in any of the Old Norse sources, which contain many Valkyrie names. There is,
however, a striking resemblance to the name Gunn (meaning strife or battle), one of
Odin's principal Valkyries, and this might have been the inspiration for Wagner to
transform Kundry into Gundryggia. In conjunction with the name
Herodias, a reference to Gunn who rides with Odin in the
Wild Hunt would reinforce the connection between Kundry and Herodias, the Princess of Judea, who
in Heinrich Heine's Atta Troll also joins the Wild
The spelling used by Wagner
in his prose draft for the character he later called Gurnemanz.
Wagner's first act narrator
is most obviously based on a character in Wolfram's
Parzival. Gurnemanz de Graharz is Parzival's first tutor
and the maternal uncle of Condwiramurs. Parzival has grown up without knowing his father and in the company
of women and girls. In the poem Gurnemanz becomes a kind of father-figure to young
Parzival. Some of this relationship is detectable in Wagner's
very compressed encounter between Parsifal and Gurnemanz, who
has now become a senior knight of the Grail order. Gurnemanz is also Wagner's third
act hermit, but here it was another character in Parzival
who was a model. This is the hermit Trevrizent whom
Parzival met on Good Friday. Wolfram makes him the brother to
Anfortas and Herzeloyde and
therefore a maternal uncle of the young man.
Gurnemanz might also be identified with the hermit Barlaam who
converts Josaphat to Christianity in the medieval religious
tale of Barlaam and Josaphat. Like Gurnemanz, Barlaam appears early in the story but he loses touch with his convert
and becomes a hermit. At the end of the story Josaphat
wanders for two years in the desert in search of Barlaam
before he finds the old man again. This is actually closer to Wagner's story in that
Josaphat searches for the hermit Barlaam, while Parzival apparently stumbles
upon the hermit Trevrizent while seeking the way to
A Welsh hero
(the hawk of May) who appears in the Mabinogion. In the tale of Peredur we meet Gwalchmai son of Gwyar where Chrétien (in his Perceval) presents Gawain. Therefore it has been traditional to identify Gwalchmai with
Gawain, even to the extent of regarding Gwalchmai as the Welsh
original of the character who became Gawain in the medieval
In Act 2 of Wagner's
music-drama, one of the names by which Klingsor addresses
Kundry. This might have been her original name. Herodias (as
described by Eugène Sue in his novel, Le juif errant of 1844) is the female
equivalent of Ahasuerus, the Wandering Jew. Heine's
Herodias, in his poem Atta Troll of 1841, corresponds either to Wilde's
Salome or to her mother Herodias.
Right: Gamuret and Herzeloyde in this painting from Ludwig
's castle of Neuschwanstein.
In Wagner's music-drama,
the mother of Parsifal. Like Tristan, her son is the innocent cause of his mother's
In Wolfram's poem, the sister of Anfortas and
mother of Parzival.
From the Greek
Ιωασαϕ. The hero of the medieval story of Barlaam and Josaphat, which, although it has been ignored by most
commentators on Wagner's drama, is after Wolfram's Parzival the most
important medieval source used by Wagner in the development of his Parsifal.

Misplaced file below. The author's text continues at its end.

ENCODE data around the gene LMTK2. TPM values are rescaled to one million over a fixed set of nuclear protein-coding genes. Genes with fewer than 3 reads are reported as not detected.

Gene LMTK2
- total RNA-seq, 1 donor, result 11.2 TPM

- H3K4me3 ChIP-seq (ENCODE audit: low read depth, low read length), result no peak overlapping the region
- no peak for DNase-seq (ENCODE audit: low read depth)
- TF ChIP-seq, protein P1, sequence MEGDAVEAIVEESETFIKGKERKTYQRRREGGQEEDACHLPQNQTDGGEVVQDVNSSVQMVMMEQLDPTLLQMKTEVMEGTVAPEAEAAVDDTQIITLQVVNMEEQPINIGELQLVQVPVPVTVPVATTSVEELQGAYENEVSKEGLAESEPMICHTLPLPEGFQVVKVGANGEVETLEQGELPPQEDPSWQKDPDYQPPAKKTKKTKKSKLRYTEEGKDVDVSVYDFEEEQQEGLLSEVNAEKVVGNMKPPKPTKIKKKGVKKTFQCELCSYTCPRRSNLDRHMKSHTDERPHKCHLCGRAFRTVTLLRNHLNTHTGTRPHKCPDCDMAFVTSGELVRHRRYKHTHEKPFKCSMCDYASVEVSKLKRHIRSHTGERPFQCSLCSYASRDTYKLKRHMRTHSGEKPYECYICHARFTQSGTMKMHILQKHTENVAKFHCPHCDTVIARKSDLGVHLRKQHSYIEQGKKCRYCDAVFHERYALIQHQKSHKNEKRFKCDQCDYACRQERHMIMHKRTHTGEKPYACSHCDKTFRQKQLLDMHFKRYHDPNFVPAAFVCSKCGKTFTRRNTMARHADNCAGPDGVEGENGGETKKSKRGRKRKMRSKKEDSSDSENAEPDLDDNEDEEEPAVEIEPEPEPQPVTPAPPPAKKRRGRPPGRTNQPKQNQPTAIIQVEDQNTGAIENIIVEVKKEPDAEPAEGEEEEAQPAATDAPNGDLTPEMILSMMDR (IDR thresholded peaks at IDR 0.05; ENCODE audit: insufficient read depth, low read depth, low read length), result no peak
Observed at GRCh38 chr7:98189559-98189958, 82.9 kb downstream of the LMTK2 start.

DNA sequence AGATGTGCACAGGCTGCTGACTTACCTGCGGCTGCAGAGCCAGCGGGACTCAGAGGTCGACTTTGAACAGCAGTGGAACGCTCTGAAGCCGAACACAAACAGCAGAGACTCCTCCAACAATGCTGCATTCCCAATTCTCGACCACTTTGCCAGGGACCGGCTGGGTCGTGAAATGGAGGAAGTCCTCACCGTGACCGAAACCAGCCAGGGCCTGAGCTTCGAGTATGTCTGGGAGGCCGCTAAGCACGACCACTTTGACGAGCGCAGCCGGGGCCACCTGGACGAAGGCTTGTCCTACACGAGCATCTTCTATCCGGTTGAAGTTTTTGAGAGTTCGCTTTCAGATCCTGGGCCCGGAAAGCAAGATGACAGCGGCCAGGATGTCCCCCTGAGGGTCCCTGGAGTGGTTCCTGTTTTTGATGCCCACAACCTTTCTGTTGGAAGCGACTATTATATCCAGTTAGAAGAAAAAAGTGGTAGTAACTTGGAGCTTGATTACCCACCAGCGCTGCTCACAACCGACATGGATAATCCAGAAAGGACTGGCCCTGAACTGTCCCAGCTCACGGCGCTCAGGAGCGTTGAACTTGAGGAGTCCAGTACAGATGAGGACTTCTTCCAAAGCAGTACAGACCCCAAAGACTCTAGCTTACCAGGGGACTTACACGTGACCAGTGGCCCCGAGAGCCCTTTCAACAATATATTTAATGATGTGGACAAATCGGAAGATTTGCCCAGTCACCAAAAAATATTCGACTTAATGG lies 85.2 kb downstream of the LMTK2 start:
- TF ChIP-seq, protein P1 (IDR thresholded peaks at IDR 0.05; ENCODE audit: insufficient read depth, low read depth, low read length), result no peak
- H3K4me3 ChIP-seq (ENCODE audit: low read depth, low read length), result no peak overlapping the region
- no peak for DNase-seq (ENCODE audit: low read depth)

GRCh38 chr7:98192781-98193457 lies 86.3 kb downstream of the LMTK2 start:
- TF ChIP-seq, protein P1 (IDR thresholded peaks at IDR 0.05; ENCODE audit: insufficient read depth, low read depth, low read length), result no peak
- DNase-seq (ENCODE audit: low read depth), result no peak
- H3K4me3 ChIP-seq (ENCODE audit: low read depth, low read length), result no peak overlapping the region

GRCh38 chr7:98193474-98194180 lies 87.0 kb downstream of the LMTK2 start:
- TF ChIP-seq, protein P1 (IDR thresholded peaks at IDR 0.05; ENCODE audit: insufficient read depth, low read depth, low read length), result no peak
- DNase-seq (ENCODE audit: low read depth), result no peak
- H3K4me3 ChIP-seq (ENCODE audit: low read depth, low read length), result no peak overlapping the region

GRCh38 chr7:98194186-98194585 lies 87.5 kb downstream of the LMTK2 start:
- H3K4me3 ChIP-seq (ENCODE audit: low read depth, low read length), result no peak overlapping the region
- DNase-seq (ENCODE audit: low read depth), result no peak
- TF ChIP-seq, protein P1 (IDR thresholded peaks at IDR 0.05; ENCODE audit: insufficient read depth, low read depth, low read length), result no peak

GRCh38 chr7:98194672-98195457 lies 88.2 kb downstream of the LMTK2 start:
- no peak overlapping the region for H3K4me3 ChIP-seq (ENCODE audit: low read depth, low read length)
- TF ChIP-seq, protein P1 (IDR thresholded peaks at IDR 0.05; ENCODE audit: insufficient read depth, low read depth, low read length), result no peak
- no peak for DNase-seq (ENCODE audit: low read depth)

Although most widely circulated in Greek, Barlaam and
Josaphat has been found in medieval translations into sixty different languages.
Wagner's copy (now at Haus Wahnfried) was a modern edition of the German translation
made by Rudolf von Ems in the early 14th century.
In Wagner's music-drama, the
magician who had once tried to gain acceptance as a Knight of the Grail. Unable to
remain chaste, Klingsor castrated himself and was
rejected by Titurel. Since that time, he has desired both the
Spear and the Grail. Wagner described Klingsor as the embodiment of
quality that Christianity brought into the world (not, as the sentence is
mistranslated in Gutman's notorious biography of Wagner,
evil). Although Wagner took and modified the name of the sorcerer from Wolfram's
Clinschor, Klingsor appears to perform the same function in
the story of Parsifal as did the sorcerer Theodas in
the story of Josaphat. In both cases the sorcerer attempts
to turn the spiritual hero from his path by sending to him a beautiful seductress who
promises to allow her soul to be saved on condition that the hero spends with her a
night of passion. It is possible that another model for Klingsor was the demon
Bertram in Meyerbeer's Robert le diable.
Right: Klingsor and Kundry, by Fantin-Latour.
In Wagner's music-drama, the High
Messenger of the Grail, who reveals to Parsifal his name and tells him of the death
of his mother. In the domain of the Grail, Kundry is a strange, wild woman who often
is found sleeping in the undergrowth. When she awakes, she serves the Knights of the
Grail, not least in seeking a cure for Amfortas. Then she mysteriously disappears. On
the other side of the mountains, in the domain of Klingsor,
Kundry is transformed into a beautiful maiden who seduces Knights of the Grail,
enabling Klingsor to capture and destroy them. As a result of
an ancient curse, she is trapped in an eternal cycle of
rebirth. Her name suggests a messenger, since Kunde means "news".
There is little resemblance between Wagner's Kundry and Wolfram's Condrie. There is something of Condrie in Wagner's creation, but there
are also elements of at least two other female characters from Wolfram's poem:
Sigune and Orgeluse. More importantly,
Kundry was blended from both Herodias and Prakriti.
Wagner's first act Kundry appears to be a blend of Wolfram's Condrie (the messenger who is also a heathen sorceress) and Sigune (the cousin who tells Parzival about himself and about the death
of his mother). The Kundry of the second act is partly Herodias, partly Wolfram's Orgeluse (the
haughty lady who caused the wounding of Anfortas) and (when